the completion rate of 79% for well off people and 34% for poor populations.
It seems like more than 200 million children will still be out of reach of education by
2030.Thus these all challenges are creating hurdles for SDG4 and slowing down it’s
speed to reach its goal.
What are the custodian agencies for SDG 4 ?
Custodian agencies are United Nations bodies and are responsible for assembling
and checking country data and information, and for submitting the data, along with
regional and global data, to the United Nations Statistics Division (UNSD). The
country’s data need to be universally correct. To this end, the agencies are also
responsible for developing international standards and recommending methodologies
for monitoring.
The custodian agency for most of the indicators of the targets of SDG4 is
UNESCO-UIS. UNESCO is the custodian agency for some of the indicators. The
International Telecommunication Union is the custodian agency for Indicator 4.4.1.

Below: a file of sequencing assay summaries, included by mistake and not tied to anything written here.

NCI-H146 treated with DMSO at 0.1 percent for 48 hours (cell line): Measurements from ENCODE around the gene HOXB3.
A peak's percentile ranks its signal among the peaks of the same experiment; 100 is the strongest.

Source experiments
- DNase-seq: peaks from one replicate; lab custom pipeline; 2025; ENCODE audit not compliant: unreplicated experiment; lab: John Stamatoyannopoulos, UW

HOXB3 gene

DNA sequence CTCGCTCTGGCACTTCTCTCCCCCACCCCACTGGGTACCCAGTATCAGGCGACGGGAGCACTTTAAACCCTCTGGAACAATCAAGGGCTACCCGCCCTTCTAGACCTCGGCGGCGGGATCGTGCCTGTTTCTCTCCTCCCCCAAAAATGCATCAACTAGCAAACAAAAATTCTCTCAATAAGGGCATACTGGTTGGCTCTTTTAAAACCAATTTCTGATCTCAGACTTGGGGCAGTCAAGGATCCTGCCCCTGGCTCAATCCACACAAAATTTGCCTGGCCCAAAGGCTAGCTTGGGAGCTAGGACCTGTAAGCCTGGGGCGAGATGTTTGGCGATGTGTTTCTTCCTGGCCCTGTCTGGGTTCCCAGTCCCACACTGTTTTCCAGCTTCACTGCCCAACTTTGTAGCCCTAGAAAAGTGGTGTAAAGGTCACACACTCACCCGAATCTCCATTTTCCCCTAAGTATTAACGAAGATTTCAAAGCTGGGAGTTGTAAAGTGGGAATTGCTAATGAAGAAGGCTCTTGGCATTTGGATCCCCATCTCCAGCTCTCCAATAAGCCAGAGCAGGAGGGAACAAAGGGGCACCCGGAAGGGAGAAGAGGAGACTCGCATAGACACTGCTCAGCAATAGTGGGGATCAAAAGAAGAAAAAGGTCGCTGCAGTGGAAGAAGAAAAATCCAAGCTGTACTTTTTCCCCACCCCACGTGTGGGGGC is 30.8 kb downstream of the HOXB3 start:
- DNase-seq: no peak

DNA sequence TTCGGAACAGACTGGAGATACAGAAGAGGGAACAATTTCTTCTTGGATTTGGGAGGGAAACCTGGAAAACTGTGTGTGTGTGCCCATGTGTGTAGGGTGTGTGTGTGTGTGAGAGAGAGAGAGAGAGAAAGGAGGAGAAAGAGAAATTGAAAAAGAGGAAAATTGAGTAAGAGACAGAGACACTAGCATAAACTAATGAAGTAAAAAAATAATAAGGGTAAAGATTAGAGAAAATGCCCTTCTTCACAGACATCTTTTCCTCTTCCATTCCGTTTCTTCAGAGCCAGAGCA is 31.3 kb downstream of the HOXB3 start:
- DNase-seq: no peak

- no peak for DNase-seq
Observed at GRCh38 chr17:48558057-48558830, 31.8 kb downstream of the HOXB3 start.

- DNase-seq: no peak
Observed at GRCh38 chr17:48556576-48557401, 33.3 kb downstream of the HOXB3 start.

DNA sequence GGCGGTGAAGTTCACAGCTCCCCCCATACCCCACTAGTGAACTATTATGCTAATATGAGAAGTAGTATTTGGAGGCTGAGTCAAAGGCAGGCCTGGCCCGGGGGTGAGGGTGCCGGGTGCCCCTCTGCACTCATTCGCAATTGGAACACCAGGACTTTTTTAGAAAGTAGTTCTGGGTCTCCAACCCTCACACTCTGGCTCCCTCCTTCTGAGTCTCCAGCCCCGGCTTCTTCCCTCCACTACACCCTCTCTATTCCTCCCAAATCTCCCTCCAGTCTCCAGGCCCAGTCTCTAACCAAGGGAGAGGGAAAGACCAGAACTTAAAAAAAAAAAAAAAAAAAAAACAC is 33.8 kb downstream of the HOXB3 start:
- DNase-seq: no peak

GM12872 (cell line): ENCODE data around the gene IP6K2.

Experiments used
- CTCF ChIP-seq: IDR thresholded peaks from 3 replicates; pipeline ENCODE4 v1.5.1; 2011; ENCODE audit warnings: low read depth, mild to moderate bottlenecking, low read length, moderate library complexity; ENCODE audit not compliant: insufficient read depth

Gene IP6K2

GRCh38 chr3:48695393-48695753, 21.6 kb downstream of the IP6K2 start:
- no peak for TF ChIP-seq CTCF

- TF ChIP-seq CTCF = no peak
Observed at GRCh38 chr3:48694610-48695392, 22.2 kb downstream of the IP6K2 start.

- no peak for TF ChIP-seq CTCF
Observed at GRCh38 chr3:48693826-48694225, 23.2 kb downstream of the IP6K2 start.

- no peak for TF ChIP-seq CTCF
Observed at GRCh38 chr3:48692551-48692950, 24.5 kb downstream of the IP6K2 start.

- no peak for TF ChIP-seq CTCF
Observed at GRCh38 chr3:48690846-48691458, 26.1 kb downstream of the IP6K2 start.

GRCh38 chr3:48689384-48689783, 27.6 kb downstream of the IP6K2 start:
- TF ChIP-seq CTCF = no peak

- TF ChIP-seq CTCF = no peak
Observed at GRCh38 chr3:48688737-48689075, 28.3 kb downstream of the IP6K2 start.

OECD is the custodian agency for Indicator 4.b.1.UNESCO-ED/PSD/ESD is the
custodian agency for indicator 4.7.1.
Is India following SDG 4? 
As per government of India records significant progress has been made in  enrollment and completion rates of girls in both primary and elementary school. The net enrollment ratio in primary education for boys and girls was at 100%, while at the national level, the youth literacy rate was 94% for males and 92% for females. The new national Education Policy and Sustainable Development. Some of the important projects of Government of India to achieve SDG 4 includes Sarva Shiksha Abhiyan which aims at achieving
universal quality education for all Indians, and is contributing in this effort by
targeted schemes on higher education, nutritional support, and teacher training. Right